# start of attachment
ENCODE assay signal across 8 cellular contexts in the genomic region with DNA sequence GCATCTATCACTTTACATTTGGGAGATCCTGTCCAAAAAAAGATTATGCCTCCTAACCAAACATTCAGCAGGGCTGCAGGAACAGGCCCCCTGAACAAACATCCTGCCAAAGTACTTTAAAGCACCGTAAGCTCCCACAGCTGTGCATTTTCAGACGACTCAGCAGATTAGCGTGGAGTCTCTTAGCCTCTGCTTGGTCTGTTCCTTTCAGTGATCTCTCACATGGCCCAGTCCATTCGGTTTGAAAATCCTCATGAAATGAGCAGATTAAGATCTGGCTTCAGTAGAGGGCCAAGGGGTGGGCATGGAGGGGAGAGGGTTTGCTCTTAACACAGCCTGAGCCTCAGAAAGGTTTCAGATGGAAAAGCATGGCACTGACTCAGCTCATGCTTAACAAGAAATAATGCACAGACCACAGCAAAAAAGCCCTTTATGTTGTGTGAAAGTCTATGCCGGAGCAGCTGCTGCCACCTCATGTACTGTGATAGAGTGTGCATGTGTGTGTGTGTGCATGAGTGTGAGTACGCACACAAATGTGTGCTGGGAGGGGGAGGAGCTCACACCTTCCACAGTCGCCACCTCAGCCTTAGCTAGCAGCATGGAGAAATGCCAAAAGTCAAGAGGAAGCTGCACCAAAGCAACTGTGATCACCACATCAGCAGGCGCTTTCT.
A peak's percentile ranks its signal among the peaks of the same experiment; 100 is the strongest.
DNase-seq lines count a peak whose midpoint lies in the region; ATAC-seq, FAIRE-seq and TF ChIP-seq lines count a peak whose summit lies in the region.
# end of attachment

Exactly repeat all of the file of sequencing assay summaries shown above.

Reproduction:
ENCODE assay signal across 8 cellular contexts in the genomic region with DNA sequence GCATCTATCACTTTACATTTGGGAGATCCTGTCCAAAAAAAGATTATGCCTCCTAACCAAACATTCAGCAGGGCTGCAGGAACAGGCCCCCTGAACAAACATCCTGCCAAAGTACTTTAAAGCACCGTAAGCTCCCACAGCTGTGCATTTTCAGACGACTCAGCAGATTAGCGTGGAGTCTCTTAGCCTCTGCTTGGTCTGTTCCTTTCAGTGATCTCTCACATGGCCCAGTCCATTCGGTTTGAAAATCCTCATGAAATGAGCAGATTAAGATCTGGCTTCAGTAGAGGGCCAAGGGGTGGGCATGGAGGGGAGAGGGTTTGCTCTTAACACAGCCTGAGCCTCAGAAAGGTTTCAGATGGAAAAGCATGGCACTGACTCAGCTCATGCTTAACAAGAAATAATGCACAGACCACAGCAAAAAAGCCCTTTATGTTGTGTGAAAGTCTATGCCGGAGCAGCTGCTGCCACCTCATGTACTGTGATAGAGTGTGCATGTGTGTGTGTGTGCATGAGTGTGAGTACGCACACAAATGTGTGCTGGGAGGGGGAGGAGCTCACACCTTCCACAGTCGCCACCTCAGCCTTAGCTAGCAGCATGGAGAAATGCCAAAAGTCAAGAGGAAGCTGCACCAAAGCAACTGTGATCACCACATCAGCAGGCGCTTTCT.
A peak's percentile ranks its signal among the peaks of the same experiment; 100 is the strongest.
DNase-seq lines count a peak whose midpoint lies in the region; ATAC-seq, FAIRE-seq and TF ChIP-seq lines count a peak whose summit lies in the region.